In plain sight (Harper’s)
“Al-Bunni found it difficult to grasp that he was no longer in Syria. When speaking on the phone with a colleague or former client, he’d find himself wanting to ask, ‘Will you come visit us in Damascus?’ He often thought of Café Havana, in the center of the city, a spot popular with artists and intellectuals where al-Bunni would gather his lawyer friends to work through the cool winter days. Spring brought to mind the floral scent that infused eastern Ghouta, a swath of countryside near the capital, as the season’s first pale-pink roses bloomed on its hills.
Berlin, by contrast, felt foreign and cold. Al-Bunni mostly kept to himself. He knew only a handful of Syrians in the city, all distant acquaintances from Damascus. But one winter morning, when al-Bunni and Issa were walking in the courtyard, al-Bunni noticed a man whose gaze was fixed on him.”
Coronavirus cases suspiciously low in Syria, but new uptick is spurring the government to act (The Washington Post)
“The tally of reported infections in government-held areas of Syria remains very low, with fewer than 500 registered cases and at least 25 deaths, mostly in the capital, Damascus, and surrounding countryside. But a recent uptick in cases has prompted alarm among citizens and officials alike, especially as small clusters have started appearing among medical workers.”
Syria’s elections have always been fixed. This time, even candidates are complaining (The Washington Post)
“Allegations of fraud, ballot-stuffing and political interference have been leveled by losing candidates. Eyebrows have been raised at the large number of votes cast despite accounts from witnesses that turnout was low. Some candidates complained that their names had been inexplicably struck off the ballot paper at the last minute to make way for regime favorites.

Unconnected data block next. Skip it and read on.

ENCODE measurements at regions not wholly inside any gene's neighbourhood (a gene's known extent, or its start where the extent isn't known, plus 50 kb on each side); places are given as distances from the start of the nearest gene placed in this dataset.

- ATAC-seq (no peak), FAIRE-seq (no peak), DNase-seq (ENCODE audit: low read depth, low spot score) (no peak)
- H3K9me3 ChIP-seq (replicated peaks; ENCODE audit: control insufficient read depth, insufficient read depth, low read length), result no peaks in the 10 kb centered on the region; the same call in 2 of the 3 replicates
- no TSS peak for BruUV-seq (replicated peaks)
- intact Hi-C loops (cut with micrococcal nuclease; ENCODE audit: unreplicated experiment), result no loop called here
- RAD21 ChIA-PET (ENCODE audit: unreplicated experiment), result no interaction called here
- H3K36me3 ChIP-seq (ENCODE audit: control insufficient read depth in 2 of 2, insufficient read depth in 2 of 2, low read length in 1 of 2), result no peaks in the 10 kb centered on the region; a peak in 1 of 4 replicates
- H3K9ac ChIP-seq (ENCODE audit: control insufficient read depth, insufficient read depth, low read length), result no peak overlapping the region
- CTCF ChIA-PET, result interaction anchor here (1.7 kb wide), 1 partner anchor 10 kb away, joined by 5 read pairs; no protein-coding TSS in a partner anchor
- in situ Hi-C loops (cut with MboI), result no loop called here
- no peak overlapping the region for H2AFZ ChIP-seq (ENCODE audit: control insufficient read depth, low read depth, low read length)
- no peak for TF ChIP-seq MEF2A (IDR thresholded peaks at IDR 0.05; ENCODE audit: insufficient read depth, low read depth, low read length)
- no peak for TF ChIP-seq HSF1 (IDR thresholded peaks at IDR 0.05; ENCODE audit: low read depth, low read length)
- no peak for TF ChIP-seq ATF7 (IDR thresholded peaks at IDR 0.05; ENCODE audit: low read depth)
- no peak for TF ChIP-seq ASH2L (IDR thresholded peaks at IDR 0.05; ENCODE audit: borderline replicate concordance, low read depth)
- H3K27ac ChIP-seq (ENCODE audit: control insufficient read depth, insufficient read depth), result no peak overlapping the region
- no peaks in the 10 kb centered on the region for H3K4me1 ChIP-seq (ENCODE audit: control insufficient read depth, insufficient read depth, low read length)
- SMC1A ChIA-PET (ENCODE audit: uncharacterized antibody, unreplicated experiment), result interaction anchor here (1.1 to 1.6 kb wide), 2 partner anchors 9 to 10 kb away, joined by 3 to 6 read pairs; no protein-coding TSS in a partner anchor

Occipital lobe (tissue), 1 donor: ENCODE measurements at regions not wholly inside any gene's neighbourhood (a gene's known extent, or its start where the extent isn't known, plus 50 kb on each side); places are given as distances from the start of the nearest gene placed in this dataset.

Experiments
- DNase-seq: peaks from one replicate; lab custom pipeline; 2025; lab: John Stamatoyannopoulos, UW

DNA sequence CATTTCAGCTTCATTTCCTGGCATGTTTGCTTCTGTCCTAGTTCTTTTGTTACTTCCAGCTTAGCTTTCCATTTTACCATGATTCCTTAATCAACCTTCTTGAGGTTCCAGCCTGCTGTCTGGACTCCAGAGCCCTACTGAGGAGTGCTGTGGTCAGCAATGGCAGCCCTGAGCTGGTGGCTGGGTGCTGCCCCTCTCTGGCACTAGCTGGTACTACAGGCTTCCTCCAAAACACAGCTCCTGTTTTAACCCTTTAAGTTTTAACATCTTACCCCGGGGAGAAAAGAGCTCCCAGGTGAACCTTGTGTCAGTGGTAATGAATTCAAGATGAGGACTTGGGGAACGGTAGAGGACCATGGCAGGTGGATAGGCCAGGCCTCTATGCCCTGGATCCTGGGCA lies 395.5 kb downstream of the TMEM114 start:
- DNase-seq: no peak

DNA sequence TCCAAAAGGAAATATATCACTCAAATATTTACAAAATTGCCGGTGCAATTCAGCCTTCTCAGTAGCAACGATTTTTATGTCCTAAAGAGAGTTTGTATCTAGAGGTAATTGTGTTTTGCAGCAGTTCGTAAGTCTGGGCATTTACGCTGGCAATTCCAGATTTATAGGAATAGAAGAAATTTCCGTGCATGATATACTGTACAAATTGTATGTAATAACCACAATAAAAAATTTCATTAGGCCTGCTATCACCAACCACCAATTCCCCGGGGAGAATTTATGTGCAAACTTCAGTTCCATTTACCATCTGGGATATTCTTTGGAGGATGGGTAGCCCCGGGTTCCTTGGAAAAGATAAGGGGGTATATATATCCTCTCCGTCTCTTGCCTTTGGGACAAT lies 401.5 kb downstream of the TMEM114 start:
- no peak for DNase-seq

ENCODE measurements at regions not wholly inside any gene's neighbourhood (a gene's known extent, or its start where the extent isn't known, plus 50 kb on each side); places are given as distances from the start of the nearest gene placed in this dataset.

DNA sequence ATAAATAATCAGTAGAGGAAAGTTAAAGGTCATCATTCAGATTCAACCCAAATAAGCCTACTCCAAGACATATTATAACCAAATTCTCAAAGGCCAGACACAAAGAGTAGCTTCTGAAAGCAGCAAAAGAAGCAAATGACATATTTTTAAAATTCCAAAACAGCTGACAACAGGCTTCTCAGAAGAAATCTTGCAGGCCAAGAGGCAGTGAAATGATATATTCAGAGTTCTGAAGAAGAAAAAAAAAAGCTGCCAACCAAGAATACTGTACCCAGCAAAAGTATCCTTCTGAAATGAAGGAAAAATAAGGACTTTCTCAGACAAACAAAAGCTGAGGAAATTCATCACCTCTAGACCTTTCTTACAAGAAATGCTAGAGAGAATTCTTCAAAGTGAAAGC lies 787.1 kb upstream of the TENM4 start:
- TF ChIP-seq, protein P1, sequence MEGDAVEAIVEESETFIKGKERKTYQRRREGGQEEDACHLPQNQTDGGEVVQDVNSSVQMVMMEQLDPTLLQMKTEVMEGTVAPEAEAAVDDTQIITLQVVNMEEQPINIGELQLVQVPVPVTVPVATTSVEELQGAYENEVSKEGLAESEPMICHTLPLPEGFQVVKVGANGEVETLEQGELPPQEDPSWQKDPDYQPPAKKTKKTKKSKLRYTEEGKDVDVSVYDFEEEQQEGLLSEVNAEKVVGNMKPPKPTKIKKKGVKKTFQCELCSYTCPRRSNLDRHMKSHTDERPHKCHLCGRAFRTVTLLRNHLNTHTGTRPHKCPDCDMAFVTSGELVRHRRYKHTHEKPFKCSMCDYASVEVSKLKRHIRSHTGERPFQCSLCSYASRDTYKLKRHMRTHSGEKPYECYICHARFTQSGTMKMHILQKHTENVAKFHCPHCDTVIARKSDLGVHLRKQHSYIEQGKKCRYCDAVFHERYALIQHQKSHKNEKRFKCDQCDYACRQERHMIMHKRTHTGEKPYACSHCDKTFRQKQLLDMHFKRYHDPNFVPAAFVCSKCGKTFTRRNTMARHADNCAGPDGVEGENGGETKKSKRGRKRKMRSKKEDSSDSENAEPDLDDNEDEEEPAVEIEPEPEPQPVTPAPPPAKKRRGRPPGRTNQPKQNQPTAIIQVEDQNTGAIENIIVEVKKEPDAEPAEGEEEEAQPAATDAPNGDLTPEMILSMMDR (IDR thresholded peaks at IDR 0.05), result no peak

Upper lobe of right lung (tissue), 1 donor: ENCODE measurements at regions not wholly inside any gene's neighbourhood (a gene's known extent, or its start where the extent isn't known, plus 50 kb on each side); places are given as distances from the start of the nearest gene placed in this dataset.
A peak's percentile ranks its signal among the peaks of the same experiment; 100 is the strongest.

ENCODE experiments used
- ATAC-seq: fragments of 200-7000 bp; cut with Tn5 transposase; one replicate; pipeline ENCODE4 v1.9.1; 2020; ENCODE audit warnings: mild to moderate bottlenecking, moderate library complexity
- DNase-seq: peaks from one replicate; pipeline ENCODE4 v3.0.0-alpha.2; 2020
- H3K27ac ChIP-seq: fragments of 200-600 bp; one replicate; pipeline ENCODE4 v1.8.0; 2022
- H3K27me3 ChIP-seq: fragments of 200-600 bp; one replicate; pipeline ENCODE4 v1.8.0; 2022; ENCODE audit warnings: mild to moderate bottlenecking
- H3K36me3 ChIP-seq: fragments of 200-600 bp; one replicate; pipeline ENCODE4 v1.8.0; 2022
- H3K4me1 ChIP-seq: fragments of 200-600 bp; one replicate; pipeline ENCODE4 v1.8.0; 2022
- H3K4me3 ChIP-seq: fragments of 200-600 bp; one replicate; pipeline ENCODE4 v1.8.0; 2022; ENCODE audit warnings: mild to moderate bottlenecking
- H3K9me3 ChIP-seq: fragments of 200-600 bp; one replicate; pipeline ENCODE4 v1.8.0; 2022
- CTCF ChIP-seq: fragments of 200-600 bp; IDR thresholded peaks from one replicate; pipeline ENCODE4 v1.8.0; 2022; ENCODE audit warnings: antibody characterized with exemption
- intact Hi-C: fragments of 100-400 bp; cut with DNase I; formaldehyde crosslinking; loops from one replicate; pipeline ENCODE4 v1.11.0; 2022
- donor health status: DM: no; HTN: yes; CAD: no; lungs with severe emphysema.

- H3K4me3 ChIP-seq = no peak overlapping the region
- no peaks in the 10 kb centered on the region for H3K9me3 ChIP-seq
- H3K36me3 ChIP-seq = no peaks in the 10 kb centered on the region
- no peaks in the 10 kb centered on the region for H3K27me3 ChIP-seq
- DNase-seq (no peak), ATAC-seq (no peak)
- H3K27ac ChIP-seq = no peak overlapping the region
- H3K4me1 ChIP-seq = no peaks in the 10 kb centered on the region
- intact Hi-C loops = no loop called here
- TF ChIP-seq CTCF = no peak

Among them was Sendos Mawardi, who found out hours before the vote Sunday that her name had been replaced by that of Hussam al-Qaterji, one of the newly rich business executives, whom the European Union placed under sanctions for smuggling wheat and flour on behalf of the regime.”
What is the future of the UN in the age of impunity? (The Guardian)
“We are, in the words of David Miliband, CEO of the international rescue committee and a former Labour foreign secretary, ‘living through the age of impunity.’
‘Anything goes. And the law is for suckers. A time where war crimes go unpunished and the laws of war become optional. A time when militaries, militias, and mercenaries in conflicts around the world believe they can get away with anything, and because they can get away with anything, they do everything,’ he said.
Syria acts as exhibit A to illustrate Miliband’s point.”
Will Syrian rebels kill each other in Libya's proxy war? (Al-Monitor)
“In ‘The Return,’ Hisham Matar’s haunting 2016 memoir about seeking to uncover his missing father’s fate in the hands of the late Libyan dictator Moammar Gadhafi, the author pays tribute to a cousin who fought valorously in the North African nation’s 2011 revolution. Following Tripoli’s liberation in August 2011, Hamad traveled to Syria to help like-minded revolutionaries there overthrow their own ruthless strongman, Bashar al-Assad.
Nine years on, Syrian rebels are streaming into Libya. But their motives are decidedly different. They are going for the money.”